A writer who defies categorization, Daniil Kharms has come to be regarded as an essential artist of the modernist avant-garde. His writing, which partakes of performance, narrative, poetry, and visual elements, was largely suppressed during his lifetime, which ended in a psychiatric ward where he starved to death during the siege of Leningrad. His work, which survived mostly in notebooks, can now be seen as one of the pillars of absurdist literature, most explicitly manifested in the 1920s and ’30s Soviet Union by the OBERIU group, which inherited the mantle of Russian futurism from such poets as Vladimir Mayakovsky and Velimir Khlebnikov. This selection of prose and poetry provides the most comprehensive portrait of the writer in English translation to date, revealing the arc of his career and including a particularly generous selection of his later work.

I don't think I have ever read absurdist writing before so expected to struggle somewhat with Daniil Kharms' ideas. The book is more or less in chronological order of writing date and I did find the earliest work simply baffling. However I stuck with it and am glad I did as by the time I got to his discussion of infinity I realised I not only understood the essay, but was enjoying it too. Another story that I particularly liked was Connections. I am not sure if my brain began to attune to Kharms or if his ideas became more accessible as time passed. He describes fascinating snapshots of everyday Soviet life - communal apartments, food queues, unexpected police visits. One story revolves around the inconvenience of a man sleeping on an apartment corridor floor. Other residents have to repeatedly step over him, yet the building supervisor cannot evict him because the authorities have allocated the man to this apartment although he is not allocated a room.

I think it is important to remember that Russian Absurd is compiled from notebooks that Kharms did not expect to see published. There is a raw quality to his words and several of the selected pieces are snippets and short ideas. I didn't like his chauvinism which treats young women as objects to be leered at and reduces older women to figures of fun. A banned author relegated to a mental institution at the time of his early death though, I could see an increasing sense of disassociation in his later stories. Kharms writes more on philosophical and religious subjects than on observations of life around him. The inclusion of his actual NKVD 'confession' is chilling especially after having read Nir Baram's Good People which, albeit fictionally, illustrated the horrific results of such confessions. Overall I found Russian Absurd a sobering book to read. Its contrasting silliness and shocking darkness were often difficult for me to reconcile and, while I am glad to have read this book, I don't think this is a genre I would want to revisit too frequently.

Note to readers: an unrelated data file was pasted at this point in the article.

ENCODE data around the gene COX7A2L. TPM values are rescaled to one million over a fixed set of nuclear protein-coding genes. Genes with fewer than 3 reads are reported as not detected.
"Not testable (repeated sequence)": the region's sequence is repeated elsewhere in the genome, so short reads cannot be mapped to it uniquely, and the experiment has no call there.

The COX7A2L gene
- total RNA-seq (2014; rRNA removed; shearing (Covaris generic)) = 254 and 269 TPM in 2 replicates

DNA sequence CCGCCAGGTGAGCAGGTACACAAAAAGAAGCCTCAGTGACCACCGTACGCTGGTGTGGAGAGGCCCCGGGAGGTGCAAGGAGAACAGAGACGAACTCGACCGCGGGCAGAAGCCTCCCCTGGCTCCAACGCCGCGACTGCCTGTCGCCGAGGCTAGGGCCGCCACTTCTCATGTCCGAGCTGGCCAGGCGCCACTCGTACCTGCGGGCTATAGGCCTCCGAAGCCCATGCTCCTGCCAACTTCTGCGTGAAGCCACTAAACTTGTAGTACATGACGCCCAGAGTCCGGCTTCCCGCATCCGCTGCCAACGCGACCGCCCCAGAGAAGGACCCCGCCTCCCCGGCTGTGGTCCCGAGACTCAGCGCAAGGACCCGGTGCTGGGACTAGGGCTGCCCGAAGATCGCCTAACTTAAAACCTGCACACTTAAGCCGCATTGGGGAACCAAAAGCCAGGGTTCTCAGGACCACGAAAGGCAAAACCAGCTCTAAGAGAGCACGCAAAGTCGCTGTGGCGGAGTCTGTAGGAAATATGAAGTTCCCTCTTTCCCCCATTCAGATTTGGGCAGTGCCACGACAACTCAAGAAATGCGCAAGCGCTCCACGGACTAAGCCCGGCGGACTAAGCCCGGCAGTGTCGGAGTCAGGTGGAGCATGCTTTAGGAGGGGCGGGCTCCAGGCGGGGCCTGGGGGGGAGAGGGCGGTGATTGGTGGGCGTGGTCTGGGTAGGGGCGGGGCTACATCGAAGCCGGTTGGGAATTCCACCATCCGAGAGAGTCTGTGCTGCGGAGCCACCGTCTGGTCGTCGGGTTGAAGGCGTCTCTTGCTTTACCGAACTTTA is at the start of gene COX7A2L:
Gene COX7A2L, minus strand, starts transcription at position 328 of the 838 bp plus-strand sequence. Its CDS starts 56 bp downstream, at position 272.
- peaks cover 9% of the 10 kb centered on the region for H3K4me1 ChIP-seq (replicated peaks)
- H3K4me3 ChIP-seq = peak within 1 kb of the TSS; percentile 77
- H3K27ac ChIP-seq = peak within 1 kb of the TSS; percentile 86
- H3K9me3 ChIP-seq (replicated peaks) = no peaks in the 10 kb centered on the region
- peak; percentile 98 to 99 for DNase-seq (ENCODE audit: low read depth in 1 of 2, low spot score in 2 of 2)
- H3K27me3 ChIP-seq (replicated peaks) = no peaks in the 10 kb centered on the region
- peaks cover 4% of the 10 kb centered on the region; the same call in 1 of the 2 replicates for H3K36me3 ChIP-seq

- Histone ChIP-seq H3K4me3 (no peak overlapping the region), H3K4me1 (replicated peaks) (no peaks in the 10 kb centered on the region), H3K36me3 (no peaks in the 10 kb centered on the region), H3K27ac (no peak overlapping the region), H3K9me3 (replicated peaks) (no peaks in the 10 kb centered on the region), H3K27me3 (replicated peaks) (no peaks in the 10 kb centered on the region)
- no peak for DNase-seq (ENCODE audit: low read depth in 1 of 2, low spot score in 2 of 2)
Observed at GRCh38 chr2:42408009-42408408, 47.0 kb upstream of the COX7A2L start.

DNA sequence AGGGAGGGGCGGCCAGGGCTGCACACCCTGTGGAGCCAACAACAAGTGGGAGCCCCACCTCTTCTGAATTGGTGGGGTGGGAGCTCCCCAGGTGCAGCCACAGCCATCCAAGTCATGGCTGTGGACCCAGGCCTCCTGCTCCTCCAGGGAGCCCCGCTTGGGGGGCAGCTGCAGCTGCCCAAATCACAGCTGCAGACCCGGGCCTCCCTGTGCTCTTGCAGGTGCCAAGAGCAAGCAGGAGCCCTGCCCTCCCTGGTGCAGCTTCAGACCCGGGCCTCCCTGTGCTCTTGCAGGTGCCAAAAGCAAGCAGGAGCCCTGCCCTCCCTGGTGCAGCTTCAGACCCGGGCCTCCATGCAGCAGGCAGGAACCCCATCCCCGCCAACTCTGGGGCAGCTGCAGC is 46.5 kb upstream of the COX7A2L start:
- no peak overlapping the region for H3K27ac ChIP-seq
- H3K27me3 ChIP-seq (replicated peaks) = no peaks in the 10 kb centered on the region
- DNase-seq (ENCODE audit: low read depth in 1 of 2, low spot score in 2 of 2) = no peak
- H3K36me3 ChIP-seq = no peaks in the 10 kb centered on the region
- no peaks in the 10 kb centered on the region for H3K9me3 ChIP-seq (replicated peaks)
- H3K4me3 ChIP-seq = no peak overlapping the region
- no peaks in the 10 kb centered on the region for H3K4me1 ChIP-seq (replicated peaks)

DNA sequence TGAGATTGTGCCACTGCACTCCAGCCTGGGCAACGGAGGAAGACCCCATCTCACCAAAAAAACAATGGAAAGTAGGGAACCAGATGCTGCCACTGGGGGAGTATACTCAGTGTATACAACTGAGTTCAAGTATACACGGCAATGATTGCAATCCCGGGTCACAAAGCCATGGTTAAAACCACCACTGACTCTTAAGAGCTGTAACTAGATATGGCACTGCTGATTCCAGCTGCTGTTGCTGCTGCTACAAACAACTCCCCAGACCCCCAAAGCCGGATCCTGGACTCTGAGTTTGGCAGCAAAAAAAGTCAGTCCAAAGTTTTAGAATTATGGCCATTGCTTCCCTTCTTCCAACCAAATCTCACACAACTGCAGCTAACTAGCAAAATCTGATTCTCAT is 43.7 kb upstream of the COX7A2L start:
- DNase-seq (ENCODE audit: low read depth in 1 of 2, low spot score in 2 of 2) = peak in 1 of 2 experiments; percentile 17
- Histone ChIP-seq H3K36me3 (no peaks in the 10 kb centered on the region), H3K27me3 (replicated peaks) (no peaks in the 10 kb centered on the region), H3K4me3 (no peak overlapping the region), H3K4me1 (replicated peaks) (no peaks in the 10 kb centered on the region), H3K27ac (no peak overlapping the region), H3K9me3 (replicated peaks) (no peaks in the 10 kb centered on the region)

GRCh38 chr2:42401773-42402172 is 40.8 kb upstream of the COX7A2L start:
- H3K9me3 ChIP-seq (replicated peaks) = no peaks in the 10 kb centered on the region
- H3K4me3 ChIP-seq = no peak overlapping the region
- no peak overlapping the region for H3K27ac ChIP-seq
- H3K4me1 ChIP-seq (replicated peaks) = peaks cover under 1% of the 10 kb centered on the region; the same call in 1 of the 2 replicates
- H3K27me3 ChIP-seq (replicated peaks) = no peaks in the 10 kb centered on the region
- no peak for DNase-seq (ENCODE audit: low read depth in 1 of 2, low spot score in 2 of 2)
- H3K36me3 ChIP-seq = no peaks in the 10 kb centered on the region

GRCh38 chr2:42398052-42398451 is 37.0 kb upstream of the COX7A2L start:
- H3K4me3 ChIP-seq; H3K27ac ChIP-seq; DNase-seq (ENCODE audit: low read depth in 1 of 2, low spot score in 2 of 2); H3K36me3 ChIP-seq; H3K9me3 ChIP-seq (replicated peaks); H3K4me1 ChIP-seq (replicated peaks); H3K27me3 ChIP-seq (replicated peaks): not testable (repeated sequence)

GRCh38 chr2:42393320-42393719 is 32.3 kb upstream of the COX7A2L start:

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Books by Daniil Kharms / Short stories / Books from Russia

Tuesday, 14 February 2017

The Awakening by Kate Chopin


The Awakening by Kate Chopin
First published in America by Herbert S Stone in April 1899.

This is my fifth book for the See Orange Feminist February Challenge.

Where to buy this book:
Download the ebook free from Amazon.comAmazon.co.uk
Buy the paperback from Speedyhen
Buy the paperback from The Book Depository
Buy the paperback from Waterstones

How I got this book:
Downloaded from ForgottenBooks